Paul Thagard

Paul received his Ph.D. in 1977 from the University of Toronto, having written a thesis titled “Explanation and Scientific Inference.”  His first full-time academic job was at the University of Michigan—Dearborn, and he moved to work as a cognitive scientist at Princeton University in 1986.  He was hired into the Philosophy Department at the University of Waterloo in 1992 at the rank of professor.

Dave DeVidi shares the details of Paul’s immense achievements: “A short blog post cannot reflect all the important contributions of a dedicated faculty member over a long career, but the important contributions Paul made during his 25 years at Waterloo include the creation of the Cognitive Science Option (now the Cognitive Science Minor) and serving for over two decades as the Director of the Cognitive Science Program.  He was also a successful teacher, having been nominated for the Distinguished Teacher Award, and having supervised four Ph.D. students and eleven M.A. students.

“But it is as a scholar that Paul Thagard has really made his mark.  For three decades he has been recognized internationally for his profoundly influential research.  His most important work occurs at the intersection of philosophy, psychology and cognitive science, with the result that he can truly be said to have made an outstanding research contribution to both the humanities and the social sciences.  He is enormously prolific (author or co-author of eleven books, all published either by MIT Press or Princeton University Press), editor or co-editor of three more, and author of over 250 articles, chapters, reports and reviews.  According to Google Scholar, his citation count is currently approximately 20,000, an unheard of number for someone with a primary appointment in a philosophy department.”

The quality of Paul’s work is attested by the numerous awards he has won.  To name a few: in 1997 he won a Killam Research Fellowship; in 1999 he was named to the Royal Society of Canada; in 2005 he was appointed University Research Professor; in 2007 he won the Canadian Council for the Arts Molson Prize for Social Sciences and Humanities, in recognition of “a substantial and distinguished contribution over a significant period of time;” and in 2013 he won the Canada Council Killam Prize for Humanities, which is widely regarded as Canada’s most distinguished research award.

Paul’s publications cover a wide variety of topics, ranging from the problem of induction, to topics in the history of science, to questions of how brains encode meaning, to decision-making by the jury in the O.J. Simpson case.  Dave DeVidi explains, “A closer look reveals a striking internal coherence: it is organized around the idea that the many different approaches to understanding the nature of the mind and thinking have essential lessons to teach one another.  One of Thagard’s most profound contributions has been enabling such conversations across disciplinary boundaries, in large part by being an early role model for how such conversations can be successfully done.  As such, his research can accurately be described as exemplifying the insight that was the basis for founding the new interdisciplinary field of Cognitive Science—that the various disciplines investigating the nature of thought and mind, including philosophy, psychology, artificial intelligence, logic and others might well have useful things to teach one another if only they could develop the tools that would allow them to work together.  Small wonder that Paul has been an influential figure in this new field from its inception.”

Several of our faculty members share their reflections on Paul’s illustrious career and the impact he has made on us:

“Since my earliest days in graduate school, Paul has been a constant source of inspiration for finding interesting areas of study.  For instance, he provided me with an unpublished copy of what became a seminal paper on dynamic systems theory of mind, paving the way for my Master’s thesis (and my first publication, which was a commentary ready immediately after the publication of that seminal paper).  This special foresight into the ‘hot topics’ of cognitive science is a special gift of Paul’s that I’ve taken advantage of many times and will continue to do so far into the future.  But this is really just one small part of the many ways in which Paul has made my research career fun, exciting, and rewarding.  The department won’t be the same without him.” – Chris Eliasmith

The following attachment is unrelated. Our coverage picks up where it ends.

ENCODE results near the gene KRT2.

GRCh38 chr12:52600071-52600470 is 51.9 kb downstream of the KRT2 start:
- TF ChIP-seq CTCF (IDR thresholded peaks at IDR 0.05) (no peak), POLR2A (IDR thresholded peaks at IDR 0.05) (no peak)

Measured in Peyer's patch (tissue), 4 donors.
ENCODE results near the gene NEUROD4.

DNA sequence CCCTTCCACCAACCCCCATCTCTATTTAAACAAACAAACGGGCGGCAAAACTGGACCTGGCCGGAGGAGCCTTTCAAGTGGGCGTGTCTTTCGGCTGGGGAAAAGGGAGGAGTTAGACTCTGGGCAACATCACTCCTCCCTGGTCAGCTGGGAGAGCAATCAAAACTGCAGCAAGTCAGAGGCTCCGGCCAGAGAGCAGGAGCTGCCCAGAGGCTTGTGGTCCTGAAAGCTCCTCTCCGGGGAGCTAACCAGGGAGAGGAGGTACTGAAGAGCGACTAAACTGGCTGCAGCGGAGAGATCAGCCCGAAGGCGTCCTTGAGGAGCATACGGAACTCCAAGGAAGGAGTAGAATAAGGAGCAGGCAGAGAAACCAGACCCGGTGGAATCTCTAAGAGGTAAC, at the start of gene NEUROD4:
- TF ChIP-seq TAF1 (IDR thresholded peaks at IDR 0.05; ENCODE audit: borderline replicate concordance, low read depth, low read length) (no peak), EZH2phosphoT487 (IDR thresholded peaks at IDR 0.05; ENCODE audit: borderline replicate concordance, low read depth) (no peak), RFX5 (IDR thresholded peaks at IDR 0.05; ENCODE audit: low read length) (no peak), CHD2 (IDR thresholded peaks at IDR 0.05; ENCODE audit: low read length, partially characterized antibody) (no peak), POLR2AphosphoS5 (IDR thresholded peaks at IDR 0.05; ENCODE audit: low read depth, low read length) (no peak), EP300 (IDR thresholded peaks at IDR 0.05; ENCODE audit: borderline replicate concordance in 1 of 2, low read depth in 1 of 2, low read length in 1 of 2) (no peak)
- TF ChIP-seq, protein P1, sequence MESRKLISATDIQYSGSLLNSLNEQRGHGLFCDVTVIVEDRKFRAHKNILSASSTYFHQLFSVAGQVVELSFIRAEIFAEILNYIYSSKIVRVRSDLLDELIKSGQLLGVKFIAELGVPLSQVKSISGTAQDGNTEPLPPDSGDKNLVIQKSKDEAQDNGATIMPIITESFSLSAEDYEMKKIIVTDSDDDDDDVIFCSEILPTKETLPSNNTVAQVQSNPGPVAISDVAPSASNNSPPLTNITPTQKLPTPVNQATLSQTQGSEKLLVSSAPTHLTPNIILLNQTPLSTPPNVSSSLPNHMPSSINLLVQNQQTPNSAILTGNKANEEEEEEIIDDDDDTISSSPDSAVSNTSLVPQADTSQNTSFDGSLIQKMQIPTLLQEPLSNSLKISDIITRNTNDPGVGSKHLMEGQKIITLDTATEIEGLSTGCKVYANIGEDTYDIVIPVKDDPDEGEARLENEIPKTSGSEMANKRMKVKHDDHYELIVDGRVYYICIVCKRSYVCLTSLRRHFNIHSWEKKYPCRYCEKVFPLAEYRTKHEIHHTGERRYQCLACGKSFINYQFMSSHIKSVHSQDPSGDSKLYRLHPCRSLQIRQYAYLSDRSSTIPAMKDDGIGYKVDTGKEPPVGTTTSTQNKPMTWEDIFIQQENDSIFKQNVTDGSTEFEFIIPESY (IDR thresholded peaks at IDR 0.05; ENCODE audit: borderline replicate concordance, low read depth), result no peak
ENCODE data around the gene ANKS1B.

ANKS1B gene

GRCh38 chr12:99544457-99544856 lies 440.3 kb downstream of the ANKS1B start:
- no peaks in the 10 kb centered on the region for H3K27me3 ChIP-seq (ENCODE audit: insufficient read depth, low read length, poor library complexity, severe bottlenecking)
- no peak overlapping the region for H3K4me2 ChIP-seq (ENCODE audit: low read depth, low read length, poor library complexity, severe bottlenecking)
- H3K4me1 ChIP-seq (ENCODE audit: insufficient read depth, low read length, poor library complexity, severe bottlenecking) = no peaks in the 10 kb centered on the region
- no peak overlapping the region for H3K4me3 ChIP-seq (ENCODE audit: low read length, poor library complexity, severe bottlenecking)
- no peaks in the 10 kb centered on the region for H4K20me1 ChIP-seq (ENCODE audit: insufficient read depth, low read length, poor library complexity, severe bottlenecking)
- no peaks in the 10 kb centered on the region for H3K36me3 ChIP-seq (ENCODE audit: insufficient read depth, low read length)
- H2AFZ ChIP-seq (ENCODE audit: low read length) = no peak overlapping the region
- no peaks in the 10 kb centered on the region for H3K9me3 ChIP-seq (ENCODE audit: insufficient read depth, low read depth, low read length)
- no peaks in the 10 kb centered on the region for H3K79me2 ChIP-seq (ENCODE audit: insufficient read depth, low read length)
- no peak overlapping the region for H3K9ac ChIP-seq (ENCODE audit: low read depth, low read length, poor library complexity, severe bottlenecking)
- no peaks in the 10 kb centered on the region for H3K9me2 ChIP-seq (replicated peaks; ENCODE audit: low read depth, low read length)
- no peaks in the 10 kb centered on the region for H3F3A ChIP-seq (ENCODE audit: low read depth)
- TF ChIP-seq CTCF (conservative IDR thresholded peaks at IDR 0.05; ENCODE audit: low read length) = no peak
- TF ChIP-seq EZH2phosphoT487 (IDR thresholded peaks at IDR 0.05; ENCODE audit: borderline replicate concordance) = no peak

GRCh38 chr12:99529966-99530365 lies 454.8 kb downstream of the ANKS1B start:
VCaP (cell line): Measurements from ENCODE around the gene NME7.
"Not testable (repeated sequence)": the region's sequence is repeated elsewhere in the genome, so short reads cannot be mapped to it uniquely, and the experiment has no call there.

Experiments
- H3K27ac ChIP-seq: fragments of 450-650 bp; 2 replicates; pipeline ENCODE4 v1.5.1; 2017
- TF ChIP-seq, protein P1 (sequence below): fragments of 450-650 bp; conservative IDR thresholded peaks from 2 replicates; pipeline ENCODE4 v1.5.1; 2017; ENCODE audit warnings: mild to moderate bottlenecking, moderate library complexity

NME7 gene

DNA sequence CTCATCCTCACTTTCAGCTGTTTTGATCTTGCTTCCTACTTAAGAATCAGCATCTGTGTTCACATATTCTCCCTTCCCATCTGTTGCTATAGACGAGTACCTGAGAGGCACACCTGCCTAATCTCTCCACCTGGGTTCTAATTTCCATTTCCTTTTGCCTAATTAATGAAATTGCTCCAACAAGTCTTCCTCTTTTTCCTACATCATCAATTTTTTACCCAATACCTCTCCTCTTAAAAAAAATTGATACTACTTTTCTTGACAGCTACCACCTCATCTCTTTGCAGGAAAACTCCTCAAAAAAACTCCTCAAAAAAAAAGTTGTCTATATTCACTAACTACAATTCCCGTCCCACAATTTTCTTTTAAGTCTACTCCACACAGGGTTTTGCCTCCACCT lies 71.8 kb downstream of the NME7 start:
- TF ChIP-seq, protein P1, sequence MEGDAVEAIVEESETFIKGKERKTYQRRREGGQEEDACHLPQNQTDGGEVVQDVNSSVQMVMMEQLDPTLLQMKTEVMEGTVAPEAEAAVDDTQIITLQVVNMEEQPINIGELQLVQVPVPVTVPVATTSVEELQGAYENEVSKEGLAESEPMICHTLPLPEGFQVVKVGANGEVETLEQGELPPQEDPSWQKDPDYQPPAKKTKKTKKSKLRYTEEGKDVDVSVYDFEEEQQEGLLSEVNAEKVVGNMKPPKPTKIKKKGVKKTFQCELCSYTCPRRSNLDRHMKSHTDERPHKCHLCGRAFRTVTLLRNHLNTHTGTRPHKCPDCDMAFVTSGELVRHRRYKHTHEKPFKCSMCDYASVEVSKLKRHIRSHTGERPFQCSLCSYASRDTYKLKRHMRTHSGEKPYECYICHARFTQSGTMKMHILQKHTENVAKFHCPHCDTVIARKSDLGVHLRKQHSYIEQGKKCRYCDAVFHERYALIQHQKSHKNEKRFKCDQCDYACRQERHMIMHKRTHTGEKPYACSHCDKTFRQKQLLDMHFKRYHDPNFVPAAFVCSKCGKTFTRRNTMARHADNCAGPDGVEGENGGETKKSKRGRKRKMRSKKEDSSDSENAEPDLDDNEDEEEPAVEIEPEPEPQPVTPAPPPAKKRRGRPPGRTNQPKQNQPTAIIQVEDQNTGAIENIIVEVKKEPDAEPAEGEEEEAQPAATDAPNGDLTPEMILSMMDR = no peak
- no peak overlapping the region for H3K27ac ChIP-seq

“A focus on Paul’s publications, citations, influence, and awards may well distract us from what really matters, and what is not obvious from Paul’s C.V.: that he is a very funny guy.  Paul sees the humor even in difficult situations, and over the years that we’ve been colleagues, he has many times dissolved the room with a keen and well-timed witticism.  Probably my most-worn nanophilosophy shirt bears one of Paul’s contributions to the genre (“Why do bad things happen to bad people?”).  His good humor is only one of the reasons he will be missed as a colleague, but it is a significant reason.” – Tim Kenyon

“As a colleague, what I have most admired about Paul is the breadth of his work and his willingness to collaborate.  His research in philosophy of science spans the field, from analogies to conceptual change in scientific revolutions to creativity to mechanistic explanation.  His favorite case studies are drawn from cognitive science, the social sciences, and beyond (including urban planning!).  Since Paul has had such a large influence on the field, it is no surprise that he has influenced my own thinking.  I have used his account of analogies to think about the Higgs boson and I teach his oft-anthologized explanation of why astrology is a pseudoscience in my introductory philosophy of science course.  Paul’s work is so wide-ranging in part because he has welcomed collaboration.  His collaborators have included philosophers, psychologists, political scientists, statisticians, and engineers.  Moreover, he is open to working with everyone, from undergraduate students to research chairs, from graduate students to fellow faculty members in the department, which is one reason why his regular presence in the department will be missed.” – Doreen Fraser

Congratulations, Paul! We look forward to helping you celebrate this next stage of your career in the coming months.